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On Tuesday, January 27, 2015 at 3:31 p.m, admin, a staff member from St Michael's PS wrote:
PARENTS OF NEWCOMER CHILDREN
Please view the presentation from our coffee morning on Monday 26th January in our latest news section.
Write your feedback on the coffee morning and please provide any suggestions for future developments we can make to our practices with newcomer pupils.

 

On Monday, May 13, 2013 at 11:41 a.m, Patricia Baxter, a parent from Belfast wrote:
Y1 & Y5.
I agree with other parents that there isn't enough maths homework at Y5 (or in fact more junior) levels. The emphasis should be on giving maths-related homework that is somehow 'fun', to make it more interesting and less intimidating for the child. There's no getting away from maths -it's something they have to do throughout their school life - so it might as well be part of their daily routine from the beginning. I'd prefer comprehension-type literacy homeworks to the phonic sentence-making as I feel this would be more beneficial to the child and more in keeping with what they'll be focussing on in the next year.

 

On Thursday, March 07, 2013 at 10:50 p.m, Mullin Family, a parent from Belfast wrote:

YR 3 & 5. Our Yr 5 child has not had maths on a daily basis this year as it states should be the norm in the policy doc. We would definitely like a daily maths exercise. The maths week exercises were excellent, why is this not the norm across all year groups? Reading does take up a large chunk of the homework time in the week and as any homework issued would involve reading it is not necessary for the two books per week. One challenging book spread over the week would suffice and allow more time for other elements of homework. Also if a child is a keen reader it can be the case that they are enjoying a book of their own at their own pace, can this qualify somehow for homework reading? Agree with other comments that homework should not be a lesson in itself, merely an opportunity for the child to revise things already taught in the classroom. Colouring in after YR 1 should not be considered homework.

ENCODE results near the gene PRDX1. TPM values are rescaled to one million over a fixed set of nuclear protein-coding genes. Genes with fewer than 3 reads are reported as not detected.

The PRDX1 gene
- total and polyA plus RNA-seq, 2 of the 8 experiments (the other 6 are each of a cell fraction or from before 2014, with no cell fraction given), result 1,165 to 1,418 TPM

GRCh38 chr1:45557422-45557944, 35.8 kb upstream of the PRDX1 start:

On Thursday, March 07, 2013 at 8:15 p.m, Clodagh Doyle, a parent from Belfast wrote:

Having read the current policy I feel that the reality can at times be different. Numeracy is often only given once a week and I am not sure this is adequate in terms of the children grasping the fundamentals they need to build on as they move up the school. Additional numeracy homeworks would be beneficial in terms of building confidence with numbers and helping with mental maths. Literacy is very well covered with comprehension, spellings and reading and topic work is stimulating for the children and encourages their thinking capabilities.

 

On Wednesday, March 06, 2013 at 9:33 p.m, Aisling McGinnity, a parent from Belfast wrote:
I note the homework policy for Year 4 includes numeracy homework on a daily basis. This has not been our experience to date. I feel this is one area the children need more homework to enable them get more practice with numeracy/mental maths.

 

On Wednesday, March 06, 2013 at 8:15 p.m, Sharon Kiernan, a parent from Belfast wrote:

I feel there is an imbalance between literacy and numeracy both in Year 3 and now in Year 4. Literacy is well taken care off however I feel there is not enough emphasis put on numeracy. I would like more basic numeracy homeworks given. The pupils need to grasp and be confident in the basics of numeracy for that to be built upon year on year. I can't see that in the homeworks and I can't see it in my son who is a strong reader but not grasping the basics in numeracy.